Earlier in the article we explained that Google can’t track the time a visitor leaves a page. Therefore, the higher the exit rate, the more instances time on page is not recorded. It should be noted that it’s difficult to have confidence in results from a smaller sample size, say a page with very few visits.

Now we understand how Average Time on Page is calculated let’s look at the pro’s and con’s in terms of tracking visitor engagement.

no interaction = no result

If a visitor leaves your page without interacting, Time on Page cannot be recorded. This doesn’t mean they didn’t read your page, it’s just that Google has no way to track when they leave.

Without other on-page interaction events set up to record time spent, you will only get an accurate view of Average Time on Page if they navigate to another page on your website.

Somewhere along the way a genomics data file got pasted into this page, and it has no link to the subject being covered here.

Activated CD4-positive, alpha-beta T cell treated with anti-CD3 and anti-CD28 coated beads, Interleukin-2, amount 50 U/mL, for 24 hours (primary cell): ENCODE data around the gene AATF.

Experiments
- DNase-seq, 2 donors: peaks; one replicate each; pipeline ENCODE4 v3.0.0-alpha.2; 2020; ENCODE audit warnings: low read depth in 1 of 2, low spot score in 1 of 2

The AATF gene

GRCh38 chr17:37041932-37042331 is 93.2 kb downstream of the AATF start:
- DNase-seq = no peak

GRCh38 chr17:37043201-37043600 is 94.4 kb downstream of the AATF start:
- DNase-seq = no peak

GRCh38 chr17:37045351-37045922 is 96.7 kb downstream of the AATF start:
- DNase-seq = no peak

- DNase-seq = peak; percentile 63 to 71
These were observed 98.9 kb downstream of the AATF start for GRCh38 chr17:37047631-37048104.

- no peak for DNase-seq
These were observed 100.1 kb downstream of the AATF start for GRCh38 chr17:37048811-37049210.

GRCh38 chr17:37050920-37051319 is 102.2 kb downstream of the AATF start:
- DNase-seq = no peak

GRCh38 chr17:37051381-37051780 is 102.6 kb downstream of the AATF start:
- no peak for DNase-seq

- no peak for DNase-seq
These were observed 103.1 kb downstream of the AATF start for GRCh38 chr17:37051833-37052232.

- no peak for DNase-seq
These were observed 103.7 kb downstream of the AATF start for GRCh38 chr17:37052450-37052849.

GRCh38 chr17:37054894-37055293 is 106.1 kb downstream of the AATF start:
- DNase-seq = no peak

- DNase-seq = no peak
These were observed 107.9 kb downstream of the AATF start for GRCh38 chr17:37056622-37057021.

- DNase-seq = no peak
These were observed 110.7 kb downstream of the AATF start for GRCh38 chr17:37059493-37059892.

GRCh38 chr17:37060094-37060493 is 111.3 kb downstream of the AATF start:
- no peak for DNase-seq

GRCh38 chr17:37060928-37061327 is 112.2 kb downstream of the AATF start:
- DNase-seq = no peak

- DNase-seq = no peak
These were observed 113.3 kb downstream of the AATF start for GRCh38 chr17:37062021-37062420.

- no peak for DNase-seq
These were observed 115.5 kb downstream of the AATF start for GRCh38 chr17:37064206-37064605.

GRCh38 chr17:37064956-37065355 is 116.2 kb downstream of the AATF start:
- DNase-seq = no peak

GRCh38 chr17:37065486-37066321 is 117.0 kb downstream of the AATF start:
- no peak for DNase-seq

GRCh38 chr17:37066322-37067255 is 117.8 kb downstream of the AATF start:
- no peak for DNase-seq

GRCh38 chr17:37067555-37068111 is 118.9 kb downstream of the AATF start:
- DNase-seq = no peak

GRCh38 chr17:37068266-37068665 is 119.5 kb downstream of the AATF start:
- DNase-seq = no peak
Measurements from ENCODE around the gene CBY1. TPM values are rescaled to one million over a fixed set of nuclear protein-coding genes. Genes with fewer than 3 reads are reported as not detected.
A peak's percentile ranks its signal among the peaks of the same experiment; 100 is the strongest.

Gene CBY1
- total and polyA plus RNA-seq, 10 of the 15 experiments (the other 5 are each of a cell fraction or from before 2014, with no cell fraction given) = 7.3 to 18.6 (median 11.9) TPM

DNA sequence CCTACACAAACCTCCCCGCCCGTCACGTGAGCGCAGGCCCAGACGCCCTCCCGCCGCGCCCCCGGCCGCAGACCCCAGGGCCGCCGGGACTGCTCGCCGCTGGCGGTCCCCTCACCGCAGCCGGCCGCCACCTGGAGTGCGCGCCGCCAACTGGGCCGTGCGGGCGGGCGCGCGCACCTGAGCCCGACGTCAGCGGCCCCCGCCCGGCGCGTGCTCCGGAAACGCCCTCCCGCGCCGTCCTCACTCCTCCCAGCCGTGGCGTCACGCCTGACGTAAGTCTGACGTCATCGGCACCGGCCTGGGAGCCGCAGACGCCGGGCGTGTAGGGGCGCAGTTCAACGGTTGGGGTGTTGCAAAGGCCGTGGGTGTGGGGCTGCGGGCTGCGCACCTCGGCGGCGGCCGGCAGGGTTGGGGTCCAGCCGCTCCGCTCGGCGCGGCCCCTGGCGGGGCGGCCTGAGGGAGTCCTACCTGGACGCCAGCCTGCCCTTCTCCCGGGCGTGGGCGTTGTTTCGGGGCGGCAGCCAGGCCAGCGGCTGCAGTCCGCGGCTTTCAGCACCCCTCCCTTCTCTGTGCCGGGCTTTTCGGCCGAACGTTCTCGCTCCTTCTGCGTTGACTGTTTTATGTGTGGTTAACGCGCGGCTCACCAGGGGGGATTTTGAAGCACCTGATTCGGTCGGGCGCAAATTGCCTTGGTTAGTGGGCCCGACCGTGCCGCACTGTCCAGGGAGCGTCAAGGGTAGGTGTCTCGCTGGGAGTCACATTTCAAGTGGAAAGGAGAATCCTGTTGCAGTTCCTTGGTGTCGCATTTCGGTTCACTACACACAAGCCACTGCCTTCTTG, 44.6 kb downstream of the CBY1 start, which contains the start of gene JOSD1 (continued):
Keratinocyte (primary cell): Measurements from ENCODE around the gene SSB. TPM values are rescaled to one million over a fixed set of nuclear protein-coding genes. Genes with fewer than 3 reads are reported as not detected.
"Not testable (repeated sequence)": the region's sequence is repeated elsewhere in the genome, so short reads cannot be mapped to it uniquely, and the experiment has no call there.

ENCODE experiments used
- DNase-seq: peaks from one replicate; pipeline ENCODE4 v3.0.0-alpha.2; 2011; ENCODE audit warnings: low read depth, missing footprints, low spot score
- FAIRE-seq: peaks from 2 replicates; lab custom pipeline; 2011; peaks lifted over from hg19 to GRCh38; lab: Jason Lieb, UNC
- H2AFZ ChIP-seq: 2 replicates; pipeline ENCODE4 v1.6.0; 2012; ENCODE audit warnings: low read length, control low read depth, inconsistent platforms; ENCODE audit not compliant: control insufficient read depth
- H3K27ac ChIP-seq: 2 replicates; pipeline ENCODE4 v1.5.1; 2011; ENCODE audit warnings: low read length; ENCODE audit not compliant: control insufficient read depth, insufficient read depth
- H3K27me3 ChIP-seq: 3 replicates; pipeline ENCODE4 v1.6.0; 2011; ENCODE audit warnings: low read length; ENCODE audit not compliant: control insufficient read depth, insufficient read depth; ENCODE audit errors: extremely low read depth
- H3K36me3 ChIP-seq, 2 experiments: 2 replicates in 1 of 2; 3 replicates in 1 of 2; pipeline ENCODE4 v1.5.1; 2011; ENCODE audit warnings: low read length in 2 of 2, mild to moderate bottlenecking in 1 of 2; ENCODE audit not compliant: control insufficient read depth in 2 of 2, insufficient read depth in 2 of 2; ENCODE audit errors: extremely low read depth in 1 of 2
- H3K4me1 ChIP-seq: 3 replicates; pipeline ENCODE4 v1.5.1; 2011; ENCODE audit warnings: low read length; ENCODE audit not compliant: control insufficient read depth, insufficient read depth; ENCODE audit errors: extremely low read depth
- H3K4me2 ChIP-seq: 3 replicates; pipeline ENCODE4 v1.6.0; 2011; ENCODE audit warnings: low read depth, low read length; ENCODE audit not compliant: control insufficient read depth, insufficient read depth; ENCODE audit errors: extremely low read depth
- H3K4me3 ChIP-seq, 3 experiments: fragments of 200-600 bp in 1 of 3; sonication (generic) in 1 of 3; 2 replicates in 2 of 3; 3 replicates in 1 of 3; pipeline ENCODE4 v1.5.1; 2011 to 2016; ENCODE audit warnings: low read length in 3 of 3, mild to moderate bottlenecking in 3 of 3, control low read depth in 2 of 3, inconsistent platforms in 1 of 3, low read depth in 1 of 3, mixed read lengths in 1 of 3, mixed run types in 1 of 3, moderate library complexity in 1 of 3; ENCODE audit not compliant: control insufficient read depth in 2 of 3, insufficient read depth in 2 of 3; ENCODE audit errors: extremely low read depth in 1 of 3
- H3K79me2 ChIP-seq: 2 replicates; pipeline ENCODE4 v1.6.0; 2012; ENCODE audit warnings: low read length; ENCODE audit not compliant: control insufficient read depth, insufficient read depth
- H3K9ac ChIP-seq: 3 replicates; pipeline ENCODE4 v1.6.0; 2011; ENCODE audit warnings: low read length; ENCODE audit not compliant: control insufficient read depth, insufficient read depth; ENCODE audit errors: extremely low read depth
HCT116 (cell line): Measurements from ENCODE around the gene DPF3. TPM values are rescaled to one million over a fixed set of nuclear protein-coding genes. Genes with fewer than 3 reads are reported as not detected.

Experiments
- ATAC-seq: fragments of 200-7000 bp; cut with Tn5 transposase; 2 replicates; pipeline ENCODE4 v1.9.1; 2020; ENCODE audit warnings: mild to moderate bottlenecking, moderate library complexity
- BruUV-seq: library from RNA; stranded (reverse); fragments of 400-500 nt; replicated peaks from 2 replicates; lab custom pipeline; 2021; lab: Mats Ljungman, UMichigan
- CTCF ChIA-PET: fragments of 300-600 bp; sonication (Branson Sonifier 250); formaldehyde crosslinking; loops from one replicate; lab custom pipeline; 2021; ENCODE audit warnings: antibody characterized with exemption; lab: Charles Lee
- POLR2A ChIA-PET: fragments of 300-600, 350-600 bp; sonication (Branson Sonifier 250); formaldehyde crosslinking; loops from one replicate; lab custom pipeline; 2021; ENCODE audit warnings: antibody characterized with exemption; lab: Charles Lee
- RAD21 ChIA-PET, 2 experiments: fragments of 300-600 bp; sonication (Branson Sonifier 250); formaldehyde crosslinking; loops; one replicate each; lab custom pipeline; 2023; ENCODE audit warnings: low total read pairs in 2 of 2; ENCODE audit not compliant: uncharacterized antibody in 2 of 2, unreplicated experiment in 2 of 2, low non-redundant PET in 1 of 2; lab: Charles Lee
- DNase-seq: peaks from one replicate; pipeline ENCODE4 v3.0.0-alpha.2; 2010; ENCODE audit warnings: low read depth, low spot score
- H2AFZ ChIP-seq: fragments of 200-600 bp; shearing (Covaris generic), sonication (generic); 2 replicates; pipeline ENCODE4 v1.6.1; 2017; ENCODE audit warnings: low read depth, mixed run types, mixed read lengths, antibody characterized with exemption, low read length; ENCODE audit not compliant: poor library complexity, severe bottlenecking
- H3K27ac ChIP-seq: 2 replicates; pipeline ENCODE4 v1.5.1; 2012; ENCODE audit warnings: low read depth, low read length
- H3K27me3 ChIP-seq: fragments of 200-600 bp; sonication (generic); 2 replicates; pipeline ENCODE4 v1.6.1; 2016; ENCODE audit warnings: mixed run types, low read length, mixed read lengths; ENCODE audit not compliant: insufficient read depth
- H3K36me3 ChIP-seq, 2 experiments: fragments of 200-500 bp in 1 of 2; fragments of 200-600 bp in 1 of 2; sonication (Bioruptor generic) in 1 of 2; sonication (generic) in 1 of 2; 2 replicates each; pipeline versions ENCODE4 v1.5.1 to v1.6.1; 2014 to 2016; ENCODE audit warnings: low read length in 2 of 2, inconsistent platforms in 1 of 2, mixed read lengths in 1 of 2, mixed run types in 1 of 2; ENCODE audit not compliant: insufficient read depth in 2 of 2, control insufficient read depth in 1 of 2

Therefore, pages with a high exit rate are unlikely to give you an accurate Average Time on Page result. To put it another way, when a page has a low exit Rate you can be more confident in the Average Time on Page result.

Consider setting up custom scroll depth tracking or user timing hits to ensure Google has a way of measuring the time a visitor is on your page.

Standard GA cannot distinguish tab visibility

If a visitor opens a new tab whilst on the page, the clock continues to run. If they then record an interaction hit later, after they have finished in the new tab, you are likely to get an inflated time on page recording.